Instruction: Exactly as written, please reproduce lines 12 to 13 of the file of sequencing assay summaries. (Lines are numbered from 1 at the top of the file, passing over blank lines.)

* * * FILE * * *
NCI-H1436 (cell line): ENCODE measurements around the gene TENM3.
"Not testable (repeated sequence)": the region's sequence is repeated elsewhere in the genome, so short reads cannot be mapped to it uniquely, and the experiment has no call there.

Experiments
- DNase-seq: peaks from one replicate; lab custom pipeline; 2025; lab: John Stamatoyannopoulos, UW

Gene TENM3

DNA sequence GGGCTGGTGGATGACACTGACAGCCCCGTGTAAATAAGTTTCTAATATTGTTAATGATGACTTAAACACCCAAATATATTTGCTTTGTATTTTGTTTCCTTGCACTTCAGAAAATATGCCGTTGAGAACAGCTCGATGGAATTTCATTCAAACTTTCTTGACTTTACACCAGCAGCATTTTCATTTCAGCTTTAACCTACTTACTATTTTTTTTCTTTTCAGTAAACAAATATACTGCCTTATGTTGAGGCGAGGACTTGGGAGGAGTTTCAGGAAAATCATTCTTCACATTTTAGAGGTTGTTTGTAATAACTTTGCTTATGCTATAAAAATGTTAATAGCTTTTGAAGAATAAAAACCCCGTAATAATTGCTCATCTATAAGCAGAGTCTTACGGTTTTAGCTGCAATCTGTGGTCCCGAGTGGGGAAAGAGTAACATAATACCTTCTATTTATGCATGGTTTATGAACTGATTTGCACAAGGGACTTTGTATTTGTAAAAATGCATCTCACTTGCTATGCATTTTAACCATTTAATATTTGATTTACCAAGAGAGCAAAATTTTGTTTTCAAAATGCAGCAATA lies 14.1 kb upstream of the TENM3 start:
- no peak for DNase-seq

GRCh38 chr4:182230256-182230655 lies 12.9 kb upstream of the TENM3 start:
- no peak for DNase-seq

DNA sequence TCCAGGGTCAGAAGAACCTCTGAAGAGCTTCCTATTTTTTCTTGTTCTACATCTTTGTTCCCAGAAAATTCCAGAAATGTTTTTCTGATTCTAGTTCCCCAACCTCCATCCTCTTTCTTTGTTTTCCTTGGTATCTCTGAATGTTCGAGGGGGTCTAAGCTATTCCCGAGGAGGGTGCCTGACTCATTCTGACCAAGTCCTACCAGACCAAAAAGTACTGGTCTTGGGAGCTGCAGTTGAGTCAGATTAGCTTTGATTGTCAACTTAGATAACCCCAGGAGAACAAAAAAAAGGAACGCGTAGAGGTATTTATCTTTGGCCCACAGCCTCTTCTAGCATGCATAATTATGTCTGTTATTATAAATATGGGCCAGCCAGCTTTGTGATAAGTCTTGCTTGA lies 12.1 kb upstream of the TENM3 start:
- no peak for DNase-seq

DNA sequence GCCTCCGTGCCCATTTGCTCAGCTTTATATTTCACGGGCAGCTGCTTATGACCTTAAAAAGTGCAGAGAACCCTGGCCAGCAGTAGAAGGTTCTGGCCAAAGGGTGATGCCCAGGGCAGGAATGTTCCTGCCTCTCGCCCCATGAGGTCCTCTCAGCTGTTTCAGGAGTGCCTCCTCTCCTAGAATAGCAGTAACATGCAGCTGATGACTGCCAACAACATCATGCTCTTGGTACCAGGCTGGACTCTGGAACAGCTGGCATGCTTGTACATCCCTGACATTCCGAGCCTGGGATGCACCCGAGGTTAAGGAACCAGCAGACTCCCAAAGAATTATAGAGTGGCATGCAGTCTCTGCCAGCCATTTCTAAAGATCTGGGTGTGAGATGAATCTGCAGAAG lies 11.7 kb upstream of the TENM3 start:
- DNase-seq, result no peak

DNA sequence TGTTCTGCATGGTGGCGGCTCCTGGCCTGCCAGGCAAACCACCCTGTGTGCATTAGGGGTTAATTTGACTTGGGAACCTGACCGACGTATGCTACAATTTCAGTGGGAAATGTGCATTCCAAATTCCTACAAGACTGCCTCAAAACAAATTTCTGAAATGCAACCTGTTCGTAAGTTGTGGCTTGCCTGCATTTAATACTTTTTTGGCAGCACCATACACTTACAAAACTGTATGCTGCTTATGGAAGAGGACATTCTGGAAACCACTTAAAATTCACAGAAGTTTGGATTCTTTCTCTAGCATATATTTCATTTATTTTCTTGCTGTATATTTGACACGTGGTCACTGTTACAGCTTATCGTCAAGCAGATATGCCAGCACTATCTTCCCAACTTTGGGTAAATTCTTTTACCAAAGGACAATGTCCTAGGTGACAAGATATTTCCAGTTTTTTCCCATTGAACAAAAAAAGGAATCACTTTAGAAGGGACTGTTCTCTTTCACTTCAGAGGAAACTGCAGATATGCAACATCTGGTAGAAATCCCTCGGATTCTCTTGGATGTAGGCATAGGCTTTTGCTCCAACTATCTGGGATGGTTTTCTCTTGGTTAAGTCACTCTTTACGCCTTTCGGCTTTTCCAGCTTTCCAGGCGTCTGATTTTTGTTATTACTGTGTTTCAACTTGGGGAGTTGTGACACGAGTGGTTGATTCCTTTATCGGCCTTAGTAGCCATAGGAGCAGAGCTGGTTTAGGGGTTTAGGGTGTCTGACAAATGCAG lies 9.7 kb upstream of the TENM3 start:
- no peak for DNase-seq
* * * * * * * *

DNA sequence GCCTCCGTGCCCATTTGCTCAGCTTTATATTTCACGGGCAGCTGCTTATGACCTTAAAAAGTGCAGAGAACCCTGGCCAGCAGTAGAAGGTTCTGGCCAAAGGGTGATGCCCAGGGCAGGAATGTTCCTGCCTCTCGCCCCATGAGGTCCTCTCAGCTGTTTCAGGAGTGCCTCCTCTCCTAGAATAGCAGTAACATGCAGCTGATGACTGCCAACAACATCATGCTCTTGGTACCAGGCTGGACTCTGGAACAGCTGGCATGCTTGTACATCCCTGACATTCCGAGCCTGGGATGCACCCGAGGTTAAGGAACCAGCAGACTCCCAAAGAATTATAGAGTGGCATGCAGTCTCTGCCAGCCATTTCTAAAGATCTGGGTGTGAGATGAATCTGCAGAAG lies 11.7 kb upstream of the TENM3 start:
- DNase-seq, result no peak